St Dwynwen's Church, Ynys Llanddwyn, Anglesey
|Patronage||Lovers in Wales|
History and legend
The original tale has become mixed with elements of
In the tale told of her, either a young man named Maelon Dafodrill falls in love with her, but she rejects his advances; or she is unable to marry him because her father forbade the marriage and had already promised her to someone else. Distraught over her love for Maelon, Dwynwen prayed she would fall out of love with him. An angel provides her with a potion; Maelon turns to ice. God then grants her three requests: that Maelon be released; that, through her, God look after all true lovers; and that she remain unmarried. As a mark of her thanks, she then retreats to the solitude of Ynys Llanddwyn off the west coast of Anglesey to become a hermit until her death, in about AD 460; although it has been written in some texts that she had fled there because of her fear of Maelgwn Gwynedd.
Dwynwen reportedly studied the healing properties of local herbs and thus was able to cure many illnesses of people who sought her from all over Wales.
Dwynwen withdrew to a small tidal island off the southwest coast of
In 1903, a Celtic cross was erected near the ruins of the church by the Hon. F. G. Wynn of Glynllivon, son of the 3rd Baron Newborough, also in memory of its patroness. The site is now part of a nature reserve.
She is also the patron saint of sick animals.
Dydd Santes Dwynwen
Dydd Santes Dwynwen (IPA: [ˈdɨːð ˈsantɛs ˈdʊɨnwɛn]; Welsh for St Dwynwen's Day) is considered to be the Welsh equivalent to Valentine's Day and is celebrated on 25 January. It celebrates Dwynwen, the Welsh saint of lovers.
Calendars from the fifteenth century and later give 25 January as the day commemorating St Dwynwen in Wales. Nicolas Roscarrok, however, gives as her day 13 July, and opines that 'St Dwin' is the same as 'Dwinwen'. In his Calendar he gives 25 January as the day of 'Dwinwent' or 'Damwent'.
St Dwynwen is not officially commemorated in the liturgies of the Catholic or Anglican Churches, but is in the Orthodox Church, being listed both under Eastern Orthodox Liturgics and Latin Saints of the Roman Patriarchate sites; she does not appear in the 2004 edition of the Roman Martyrology, nor the Roman Catholic calendar for Wales, nor the 1995 revision of the Church in Wales calendar.
During the 1960s, a student at University College, Bangor, Vera Williams, sought to revive the observance of St Dwynwen's Day by commissioning four designs for St Dwynwen's Day cards, in the style of a "Welsh Valentine's Day". Local press adopted the idea, and by 2004 the celebration of 25 January as a festival for Welsh lovers was so well established that even Gwynedd Council was promoting it.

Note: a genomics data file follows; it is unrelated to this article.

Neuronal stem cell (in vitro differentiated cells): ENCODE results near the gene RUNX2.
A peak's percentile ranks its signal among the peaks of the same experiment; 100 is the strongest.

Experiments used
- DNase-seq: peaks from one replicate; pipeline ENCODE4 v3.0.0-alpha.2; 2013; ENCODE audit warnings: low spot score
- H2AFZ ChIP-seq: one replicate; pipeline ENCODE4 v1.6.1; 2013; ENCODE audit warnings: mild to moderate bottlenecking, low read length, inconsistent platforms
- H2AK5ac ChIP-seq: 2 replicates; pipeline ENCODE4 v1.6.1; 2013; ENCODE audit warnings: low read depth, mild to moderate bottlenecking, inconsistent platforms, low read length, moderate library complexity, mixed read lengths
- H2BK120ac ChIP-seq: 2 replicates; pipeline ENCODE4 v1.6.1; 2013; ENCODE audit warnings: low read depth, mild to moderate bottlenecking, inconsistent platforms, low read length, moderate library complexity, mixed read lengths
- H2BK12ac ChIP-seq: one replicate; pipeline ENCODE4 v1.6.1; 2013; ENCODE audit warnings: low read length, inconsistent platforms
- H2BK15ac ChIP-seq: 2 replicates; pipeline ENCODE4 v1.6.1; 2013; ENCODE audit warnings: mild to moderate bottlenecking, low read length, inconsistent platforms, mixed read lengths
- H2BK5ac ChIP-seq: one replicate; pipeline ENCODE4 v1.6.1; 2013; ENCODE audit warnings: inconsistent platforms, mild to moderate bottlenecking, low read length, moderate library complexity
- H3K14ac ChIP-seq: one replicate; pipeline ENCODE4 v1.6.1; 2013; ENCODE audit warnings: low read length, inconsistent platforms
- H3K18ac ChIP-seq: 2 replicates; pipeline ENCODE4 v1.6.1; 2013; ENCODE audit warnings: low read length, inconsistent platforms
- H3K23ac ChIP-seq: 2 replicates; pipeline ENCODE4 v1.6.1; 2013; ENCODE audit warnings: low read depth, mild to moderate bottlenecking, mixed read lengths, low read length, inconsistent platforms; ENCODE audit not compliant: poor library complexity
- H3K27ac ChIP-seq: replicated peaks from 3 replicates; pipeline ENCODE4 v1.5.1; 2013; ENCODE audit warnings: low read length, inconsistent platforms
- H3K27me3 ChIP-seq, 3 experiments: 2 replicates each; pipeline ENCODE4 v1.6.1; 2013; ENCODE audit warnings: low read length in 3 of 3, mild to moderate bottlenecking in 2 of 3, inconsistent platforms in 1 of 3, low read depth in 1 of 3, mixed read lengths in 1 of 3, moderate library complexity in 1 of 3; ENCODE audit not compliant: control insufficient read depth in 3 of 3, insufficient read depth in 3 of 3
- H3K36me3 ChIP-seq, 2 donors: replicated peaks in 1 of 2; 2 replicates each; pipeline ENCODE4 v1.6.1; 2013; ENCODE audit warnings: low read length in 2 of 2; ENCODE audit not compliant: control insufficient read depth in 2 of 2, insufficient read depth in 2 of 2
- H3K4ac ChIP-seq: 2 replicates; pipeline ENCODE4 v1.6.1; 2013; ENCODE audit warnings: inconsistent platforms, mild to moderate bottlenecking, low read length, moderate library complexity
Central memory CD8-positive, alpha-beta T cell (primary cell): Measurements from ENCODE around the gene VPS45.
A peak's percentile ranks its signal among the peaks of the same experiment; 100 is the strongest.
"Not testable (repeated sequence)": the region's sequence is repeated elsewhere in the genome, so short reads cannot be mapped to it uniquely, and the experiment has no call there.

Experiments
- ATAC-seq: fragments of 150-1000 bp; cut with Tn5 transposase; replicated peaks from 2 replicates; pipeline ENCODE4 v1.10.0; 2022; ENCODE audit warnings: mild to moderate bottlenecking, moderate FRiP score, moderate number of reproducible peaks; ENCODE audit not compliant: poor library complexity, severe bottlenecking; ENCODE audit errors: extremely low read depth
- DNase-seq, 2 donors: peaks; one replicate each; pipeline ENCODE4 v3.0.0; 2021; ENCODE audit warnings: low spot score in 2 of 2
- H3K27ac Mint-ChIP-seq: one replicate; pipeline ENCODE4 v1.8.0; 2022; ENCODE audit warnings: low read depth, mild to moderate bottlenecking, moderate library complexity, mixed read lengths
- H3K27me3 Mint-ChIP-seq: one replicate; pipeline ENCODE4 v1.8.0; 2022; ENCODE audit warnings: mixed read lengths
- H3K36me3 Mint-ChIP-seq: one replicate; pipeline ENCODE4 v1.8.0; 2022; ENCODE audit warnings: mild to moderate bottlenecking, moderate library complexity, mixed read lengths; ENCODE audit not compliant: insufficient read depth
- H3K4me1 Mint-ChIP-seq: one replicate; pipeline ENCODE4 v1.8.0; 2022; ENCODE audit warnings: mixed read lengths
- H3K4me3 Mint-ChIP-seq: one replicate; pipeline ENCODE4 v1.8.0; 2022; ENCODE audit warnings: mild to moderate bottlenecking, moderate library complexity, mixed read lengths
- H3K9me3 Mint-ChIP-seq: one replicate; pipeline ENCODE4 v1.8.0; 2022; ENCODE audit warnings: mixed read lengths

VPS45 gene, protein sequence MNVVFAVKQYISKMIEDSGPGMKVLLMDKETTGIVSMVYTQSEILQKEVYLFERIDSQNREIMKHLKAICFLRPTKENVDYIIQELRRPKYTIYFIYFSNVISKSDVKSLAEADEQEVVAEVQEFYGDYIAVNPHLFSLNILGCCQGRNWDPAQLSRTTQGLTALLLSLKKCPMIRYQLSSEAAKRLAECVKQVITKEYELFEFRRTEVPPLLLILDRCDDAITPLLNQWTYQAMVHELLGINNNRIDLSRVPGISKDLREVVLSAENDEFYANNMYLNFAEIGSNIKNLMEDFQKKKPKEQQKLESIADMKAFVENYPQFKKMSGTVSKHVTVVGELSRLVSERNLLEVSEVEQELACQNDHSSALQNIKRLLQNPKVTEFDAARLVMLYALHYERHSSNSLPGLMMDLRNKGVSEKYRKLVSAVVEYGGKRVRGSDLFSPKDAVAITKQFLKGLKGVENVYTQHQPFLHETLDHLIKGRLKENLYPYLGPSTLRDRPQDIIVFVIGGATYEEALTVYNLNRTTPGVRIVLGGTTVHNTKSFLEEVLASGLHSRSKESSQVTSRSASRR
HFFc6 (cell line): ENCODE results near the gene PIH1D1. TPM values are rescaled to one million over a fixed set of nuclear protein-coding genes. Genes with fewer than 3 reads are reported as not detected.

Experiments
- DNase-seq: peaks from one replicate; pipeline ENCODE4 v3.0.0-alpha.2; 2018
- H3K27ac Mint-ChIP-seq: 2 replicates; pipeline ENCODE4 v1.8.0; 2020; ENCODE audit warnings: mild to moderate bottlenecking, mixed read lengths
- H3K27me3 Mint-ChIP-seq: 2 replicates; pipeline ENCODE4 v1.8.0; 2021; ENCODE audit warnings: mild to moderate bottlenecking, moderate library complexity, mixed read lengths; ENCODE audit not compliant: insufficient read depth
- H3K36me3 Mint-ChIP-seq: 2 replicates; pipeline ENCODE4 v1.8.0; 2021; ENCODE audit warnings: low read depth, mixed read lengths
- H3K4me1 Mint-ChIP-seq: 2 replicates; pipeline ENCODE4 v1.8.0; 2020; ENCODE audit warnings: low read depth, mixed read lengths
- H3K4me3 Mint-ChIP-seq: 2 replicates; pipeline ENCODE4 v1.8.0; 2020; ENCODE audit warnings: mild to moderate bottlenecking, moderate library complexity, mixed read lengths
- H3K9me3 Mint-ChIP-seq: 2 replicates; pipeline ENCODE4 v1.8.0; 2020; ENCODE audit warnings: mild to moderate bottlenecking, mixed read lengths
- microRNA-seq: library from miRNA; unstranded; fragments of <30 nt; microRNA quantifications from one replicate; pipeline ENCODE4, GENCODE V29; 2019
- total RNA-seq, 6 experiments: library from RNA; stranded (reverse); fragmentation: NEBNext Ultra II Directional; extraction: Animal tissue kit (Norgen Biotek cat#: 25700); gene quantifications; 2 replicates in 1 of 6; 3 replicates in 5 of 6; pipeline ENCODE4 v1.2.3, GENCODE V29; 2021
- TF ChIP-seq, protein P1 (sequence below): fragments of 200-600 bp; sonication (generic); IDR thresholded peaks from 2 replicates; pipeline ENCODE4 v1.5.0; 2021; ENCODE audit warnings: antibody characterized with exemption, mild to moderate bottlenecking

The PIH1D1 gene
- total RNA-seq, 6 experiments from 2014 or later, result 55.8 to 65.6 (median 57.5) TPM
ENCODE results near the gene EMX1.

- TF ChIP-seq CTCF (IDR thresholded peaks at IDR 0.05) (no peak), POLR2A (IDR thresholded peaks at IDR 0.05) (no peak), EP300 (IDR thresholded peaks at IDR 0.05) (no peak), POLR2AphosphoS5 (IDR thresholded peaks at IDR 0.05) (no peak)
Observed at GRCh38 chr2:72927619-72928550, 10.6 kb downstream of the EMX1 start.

The popularity and celebration of St Dwynwen's day has increased considerably in recent years, with special events, such as concerts and parties, often held and the exchange of Dydd Santes Dwynwen greetings cards. Though still not as popular as St Valentine's Day in February, St Dwynwen is becoming better-known among today's Welsh population. A big boost for St Dwynwen's Day came in 2003 when the Welsh Language Board teamed up with UK supermarket Tesco to distribute 50,000 free cards in 43 of its Welsh stores. One card was inserted with a special heart, the finder of which would be entitled to a prize. The board also suggested numerous ways to celebrate the feast besides sending cards, for example, organize a love-themed gig, set up a singles night, prepare a romantic meal and perhaps compose a love poem to read at the local pub.
- Adwen, the related Cornish saint
- Lapa, Dmitry. "Venerable Dwynwen of Llanddwyn Island", Orthodox Christianity
- Farmer, D. H., (1978) The Oxford Dictionary of Saints. Oxford: Clarendon Press.
- FAQ on St Dwynwen Archived 27 January 2012 at the Wayback Machine from the Museum of Welsh Life, accessed 31 October 2011
- Santes Dwynwen / Saint Dwynwen, bilingual book by Catrin Stevens, 2005, Gomer Press
- 'St Dwynwen's Cross', wales_picture.cfm?p=3829 at blacklisted Stay In Wales website, accessed 10 February 2012
- 'Llanddwyn Island', Hugh Owen, in Transactions of the Anglesey Antiquarian Society and Field Club, also citing Llanstephan MS 117; web version accessed 10 February 2012.
- Martyrologium Romanum, 2004, Vatican Press (Typis Vaticanis).
- National Calendar for Wales, accessed 6 February 2012
- The Alternative Calendar and Lectionary of the Church in Wales, accessed 10 February 2012
- Mayer, James. "St. Dwynwen's Day: An Icy Day for Lovers". Smithsonian Institution. Archived from the original on 10 August 2014.
- "Cards for rival love saint". BBC News. 22 January 2003. Retrieved 1 January 2022.
- "Santes Dwynwen", National Library of Wales